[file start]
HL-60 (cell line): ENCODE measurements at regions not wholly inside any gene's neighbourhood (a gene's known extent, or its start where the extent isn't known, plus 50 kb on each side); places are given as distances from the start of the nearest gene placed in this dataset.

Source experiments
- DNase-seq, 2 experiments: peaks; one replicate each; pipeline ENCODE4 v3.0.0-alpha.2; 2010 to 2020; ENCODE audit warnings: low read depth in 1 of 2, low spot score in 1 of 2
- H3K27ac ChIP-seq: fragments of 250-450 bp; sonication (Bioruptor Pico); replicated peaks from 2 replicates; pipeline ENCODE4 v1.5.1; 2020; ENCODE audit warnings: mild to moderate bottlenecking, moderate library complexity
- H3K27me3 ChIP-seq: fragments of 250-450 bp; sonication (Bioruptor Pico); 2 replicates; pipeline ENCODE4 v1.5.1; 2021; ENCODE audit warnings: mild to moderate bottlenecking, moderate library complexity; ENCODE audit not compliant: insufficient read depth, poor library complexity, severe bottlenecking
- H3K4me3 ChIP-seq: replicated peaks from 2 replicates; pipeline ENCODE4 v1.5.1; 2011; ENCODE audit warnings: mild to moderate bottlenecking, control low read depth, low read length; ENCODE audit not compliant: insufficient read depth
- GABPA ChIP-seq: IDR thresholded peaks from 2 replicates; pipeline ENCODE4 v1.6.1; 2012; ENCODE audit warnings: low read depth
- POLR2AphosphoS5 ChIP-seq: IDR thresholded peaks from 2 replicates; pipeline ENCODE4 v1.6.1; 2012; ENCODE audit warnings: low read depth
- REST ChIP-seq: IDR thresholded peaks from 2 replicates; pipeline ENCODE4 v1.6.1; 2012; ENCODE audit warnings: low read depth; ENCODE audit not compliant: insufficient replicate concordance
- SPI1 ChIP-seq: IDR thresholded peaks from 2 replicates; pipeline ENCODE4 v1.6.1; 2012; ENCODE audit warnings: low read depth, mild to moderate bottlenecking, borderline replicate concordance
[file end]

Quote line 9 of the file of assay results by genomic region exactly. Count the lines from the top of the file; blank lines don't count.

- REST ChIP-seq: IDR thresholded peaks from 2 replicates; pipeline ENCODE4 v1.6.1; 2012; ENCODE audit warnings: low read depth; ENCODE audit not compliant: insufficient replicate concordance